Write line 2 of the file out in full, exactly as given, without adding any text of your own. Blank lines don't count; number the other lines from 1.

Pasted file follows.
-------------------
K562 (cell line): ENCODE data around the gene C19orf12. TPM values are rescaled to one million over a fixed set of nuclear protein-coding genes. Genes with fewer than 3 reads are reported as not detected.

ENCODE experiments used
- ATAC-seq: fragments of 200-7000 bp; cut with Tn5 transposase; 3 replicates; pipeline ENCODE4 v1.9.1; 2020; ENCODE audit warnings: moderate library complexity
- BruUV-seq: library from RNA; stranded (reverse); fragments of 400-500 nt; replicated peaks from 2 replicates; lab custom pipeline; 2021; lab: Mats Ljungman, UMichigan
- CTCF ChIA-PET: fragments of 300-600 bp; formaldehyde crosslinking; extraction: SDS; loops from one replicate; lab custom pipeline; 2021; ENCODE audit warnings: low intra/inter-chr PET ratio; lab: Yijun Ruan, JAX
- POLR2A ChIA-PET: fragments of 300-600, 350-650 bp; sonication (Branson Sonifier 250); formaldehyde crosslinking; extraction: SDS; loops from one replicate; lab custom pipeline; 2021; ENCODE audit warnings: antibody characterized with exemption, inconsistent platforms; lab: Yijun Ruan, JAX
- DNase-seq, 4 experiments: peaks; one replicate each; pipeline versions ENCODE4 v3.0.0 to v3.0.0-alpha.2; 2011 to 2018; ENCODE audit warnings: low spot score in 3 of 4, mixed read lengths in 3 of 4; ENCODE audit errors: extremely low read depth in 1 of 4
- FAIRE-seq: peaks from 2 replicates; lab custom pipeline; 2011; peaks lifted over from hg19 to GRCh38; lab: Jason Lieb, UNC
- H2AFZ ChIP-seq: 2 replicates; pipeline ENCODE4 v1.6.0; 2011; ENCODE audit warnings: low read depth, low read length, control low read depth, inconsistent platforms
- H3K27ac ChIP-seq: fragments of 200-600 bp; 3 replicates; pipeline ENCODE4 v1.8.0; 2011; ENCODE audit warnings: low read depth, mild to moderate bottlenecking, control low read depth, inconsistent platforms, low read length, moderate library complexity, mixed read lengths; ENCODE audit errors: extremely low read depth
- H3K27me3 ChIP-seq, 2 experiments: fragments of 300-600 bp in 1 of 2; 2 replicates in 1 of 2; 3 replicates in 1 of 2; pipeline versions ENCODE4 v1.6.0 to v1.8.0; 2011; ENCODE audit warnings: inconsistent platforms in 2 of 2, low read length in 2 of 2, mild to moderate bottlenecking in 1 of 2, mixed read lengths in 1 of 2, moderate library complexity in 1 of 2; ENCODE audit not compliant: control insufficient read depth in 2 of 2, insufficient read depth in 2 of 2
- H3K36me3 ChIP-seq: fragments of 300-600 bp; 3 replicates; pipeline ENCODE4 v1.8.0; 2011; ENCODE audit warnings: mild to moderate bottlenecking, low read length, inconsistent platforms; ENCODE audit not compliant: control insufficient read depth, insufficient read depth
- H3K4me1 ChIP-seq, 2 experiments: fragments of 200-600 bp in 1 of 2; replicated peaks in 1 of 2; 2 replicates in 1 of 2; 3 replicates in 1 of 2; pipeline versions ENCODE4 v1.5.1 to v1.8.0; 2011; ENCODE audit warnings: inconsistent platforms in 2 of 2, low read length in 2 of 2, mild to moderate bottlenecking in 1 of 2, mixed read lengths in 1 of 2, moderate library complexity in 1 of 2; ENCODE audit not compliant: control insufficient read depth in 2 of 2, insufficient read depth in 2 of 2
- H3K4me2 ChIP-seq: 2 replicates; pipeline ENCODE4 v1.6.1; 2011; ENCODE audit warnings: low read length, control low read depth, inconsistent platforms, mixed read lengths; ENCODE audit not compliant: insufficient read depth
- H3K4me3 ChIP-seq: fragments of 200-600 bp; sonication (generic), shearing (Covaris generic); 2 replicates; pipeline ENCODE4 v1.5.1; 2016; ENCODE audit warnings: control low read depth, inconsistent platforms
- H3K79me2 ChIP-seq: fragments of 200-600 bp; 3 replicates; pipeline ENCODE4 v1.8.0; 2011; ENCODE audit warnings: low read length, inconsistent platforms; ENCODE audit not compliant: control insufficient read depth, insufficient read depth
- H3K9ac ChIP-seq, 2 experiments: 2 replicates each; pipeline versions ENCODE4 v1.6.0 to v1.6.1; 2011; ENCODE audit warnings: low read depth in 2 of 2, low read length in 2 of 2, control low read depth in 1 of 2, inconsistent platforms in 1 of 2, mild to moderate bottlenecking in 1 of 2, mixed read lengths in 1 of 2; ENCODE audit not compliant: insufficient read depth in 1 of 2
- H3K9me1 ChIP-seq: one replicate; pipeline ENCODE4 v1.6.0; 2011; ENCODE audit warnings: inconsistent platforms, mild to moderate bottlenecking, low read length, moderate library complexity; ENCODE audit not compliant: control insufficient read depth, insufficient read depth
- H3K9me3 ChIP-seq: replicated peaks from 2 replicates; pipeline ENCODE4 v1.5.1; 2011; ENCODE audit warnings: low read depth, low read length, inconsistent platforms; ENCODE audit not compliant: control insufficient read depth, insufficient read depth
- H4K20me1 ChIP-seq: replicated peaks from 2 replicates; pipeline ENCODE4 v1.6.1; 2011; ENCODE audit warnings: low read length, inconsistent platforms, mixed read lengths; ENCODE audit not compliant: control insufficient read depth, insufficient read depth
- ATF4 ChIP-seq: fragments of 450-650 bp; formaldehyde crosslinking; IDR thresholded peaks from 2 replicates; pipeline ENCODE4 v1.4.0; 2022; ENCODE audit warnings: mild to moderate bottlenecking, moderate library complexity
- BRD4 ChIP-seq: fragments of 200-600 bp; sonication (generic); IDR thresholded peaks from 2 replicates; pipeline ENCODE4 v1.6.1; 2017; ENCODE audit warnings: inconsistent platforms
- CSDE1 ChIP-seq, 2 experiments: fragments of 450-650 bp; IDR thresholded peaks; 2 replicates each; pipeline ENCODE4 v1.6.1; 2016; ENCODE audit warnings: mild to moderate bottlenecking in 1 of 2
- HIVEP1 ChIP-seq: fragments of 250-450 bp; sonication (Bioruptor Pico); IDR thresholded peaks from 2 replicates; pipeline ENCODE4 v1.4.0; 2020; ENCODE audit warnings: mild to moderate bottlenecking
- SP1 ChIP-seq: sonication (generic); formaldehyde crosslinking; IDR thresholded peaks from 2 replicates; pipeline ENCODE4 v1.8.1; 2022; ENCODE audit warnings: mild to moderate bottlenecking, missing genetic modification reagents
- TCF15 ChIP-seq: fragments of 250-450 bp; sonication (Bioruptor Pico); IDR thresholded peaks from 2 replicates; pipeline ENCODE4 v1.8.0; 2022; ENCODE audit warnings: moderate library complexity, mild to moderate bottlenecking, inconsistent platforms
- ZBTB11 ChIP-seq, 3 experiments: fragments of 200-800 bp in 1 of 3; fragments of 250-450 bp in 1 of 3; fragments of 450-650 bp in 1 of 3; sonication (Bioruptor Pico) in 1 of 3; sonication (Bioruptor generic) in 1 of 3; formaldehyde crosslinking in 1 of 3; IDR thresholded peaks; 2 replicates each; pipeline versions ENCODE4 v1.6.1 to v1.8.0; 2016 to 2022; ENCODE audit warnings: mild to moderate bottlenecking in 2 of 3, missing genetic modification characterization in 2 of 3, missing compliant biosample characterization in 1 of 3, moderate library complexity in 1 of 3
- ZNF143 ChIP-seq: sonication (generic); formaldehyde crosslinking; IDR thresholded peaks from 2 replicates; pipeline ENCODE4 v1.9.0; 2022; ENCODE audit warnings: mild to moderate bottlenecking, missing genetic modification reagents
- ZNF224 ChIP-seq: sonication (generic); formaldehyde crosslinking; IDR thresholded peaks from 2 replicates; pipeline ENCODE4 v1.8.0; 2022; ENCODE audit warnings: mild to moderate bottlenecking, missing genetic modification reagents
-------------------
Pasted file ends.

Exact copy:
ENCODE experiments used